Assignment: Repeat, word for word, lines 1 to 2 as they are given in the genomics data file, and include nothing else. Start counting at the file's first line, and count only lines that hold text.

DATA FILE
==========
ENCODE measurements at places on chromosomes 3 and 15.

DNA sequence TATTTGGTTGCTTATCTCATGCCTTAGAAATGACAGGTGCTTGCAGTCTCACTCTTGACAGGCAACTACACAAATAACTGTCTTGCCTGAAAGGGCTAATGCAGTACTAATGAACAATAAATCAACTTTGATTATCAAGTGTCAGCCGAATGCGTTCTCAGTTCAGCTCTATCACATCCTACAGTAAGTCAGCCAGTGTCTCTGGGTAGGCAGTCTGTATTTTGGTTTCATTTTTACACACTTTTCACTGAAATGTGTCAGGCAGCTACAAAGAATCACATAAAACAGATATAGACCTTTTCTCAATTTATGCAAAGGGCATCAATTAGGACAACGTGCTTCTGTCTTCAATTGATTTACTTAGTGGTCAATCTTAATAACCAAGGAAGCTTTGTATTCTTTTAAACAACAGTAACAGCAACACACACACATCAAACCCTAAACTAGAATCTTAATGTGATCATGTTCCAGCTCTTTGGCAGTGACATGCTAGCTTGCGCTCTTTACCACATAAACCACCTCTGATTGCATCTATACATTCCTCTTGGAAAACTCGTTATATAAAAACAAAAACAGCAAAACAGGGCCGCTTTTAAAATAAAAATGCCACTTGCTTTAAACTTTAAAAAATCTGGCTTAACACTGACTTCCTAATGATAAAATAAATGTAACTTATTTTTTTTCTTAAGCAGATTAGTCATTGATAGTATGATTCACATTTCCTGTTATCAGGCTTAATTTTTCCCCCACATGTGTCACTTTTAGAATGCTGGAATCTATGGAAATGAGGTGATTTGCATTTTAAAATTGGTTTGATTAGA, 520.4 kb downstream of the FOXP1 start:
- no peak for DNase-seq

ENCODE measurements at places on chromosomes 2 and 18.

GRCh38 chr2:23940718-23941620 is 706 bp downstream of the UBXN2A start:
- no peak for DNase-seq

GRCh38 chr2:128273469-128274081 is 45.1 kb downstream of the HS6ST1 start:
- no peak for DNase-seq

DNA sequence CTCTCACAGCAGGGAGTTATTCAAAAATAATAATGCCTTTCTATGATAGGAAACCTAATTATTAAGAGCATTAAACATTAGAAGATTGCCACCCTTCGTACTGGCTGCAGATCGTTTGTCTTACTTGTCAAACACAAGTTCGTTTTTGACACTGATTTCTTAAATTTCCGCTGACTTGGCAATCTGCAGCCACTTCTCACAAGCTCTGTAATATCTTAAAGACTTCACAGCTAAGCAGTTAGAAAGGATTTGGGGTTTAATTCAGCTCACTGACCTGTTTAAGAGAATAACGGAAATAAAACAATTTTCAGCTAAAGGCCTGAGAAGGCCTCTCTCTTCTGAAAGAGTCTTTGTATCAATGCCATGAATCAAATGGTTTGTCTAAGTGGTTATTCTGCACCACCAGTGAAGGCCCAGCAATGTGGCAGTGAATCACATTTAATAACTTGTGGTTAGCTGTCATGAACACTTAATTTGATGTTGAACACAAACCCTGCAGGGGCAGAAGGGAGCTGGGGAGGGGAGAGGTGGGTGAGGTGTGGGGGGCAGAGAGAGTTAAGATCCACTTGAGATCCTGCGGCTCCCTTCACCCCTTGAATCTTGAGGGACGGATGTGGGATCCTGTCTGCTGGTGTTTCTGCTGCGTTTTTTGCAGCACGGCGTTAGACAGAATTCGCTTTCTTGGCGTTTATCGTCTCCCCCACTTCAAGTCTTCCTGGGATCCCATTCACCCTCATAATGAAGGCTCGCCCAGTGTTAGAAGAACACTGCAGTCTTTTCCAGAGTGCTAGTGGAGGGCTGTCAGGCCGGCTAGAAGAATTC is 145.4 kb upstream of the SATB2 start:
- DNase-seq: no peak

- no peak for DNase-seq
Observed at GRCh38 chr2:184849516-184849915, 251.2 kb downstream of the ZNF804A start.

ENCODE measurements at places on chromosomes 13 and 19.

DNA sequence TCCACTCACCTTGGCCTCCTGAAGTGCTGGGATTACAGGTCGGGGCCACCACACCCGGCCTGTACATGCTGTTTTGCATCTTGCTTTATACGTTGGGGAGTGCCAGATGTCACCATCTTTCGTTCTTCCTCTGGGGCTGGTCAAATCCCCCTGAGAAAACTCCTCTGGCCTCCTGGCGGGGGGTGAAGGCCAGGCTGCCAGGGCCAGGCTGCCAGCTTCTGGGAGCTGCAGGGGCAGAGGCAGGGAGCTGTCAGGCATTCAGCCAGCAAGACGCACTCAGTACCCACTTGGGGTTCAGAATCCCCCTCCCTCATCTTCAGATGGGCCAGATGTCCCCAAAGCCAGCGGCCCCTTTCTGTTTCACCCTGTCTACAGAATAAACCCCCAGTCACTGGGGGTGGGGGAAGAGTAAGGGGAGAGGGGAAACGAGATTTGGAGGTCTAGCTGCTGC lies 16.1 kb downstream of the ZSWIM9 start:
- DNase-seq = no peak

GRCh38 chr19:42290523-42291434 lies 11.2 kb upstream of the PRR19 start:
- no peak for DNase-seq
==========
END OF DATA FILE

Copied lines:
ENCODE measurements at places on chromosomes 3 and 15.

DNA sequence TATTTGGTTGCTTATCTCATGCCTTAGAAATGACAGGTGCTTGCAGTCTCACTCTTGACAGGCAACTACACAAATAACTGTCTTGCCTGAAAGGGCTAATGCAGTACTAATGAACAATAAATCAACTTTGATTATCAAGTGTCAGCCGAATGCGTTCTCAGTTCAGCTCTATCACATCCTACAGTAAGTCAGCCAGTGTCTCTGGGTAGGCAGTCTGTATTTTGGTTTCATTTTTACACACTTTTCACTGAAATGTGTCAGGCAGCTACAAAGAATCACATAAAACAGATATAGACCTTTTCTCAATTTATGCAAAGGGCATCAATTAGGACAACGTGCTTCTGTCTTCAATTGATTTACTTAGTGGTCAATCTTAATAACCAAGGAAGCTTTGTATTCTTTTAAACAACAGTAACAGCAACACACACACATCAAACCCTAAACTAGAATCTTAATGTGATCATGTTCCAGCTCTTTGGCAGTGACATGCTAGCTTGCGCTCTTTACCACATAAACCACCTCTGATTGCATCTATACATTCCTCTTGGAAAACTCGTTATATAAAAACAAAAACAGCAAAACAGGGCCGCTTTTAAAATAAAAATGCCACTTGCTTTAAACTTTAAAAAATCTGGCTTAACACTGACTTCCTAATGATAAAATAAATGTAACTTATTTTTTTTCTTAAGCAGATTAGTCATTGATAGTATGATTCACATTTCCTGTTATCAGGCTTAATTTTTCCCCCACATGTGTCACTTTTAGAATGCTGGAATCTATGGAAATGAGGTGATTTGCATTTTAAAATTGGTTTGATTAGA, 520.4 kb downstream of the FOXP1 start: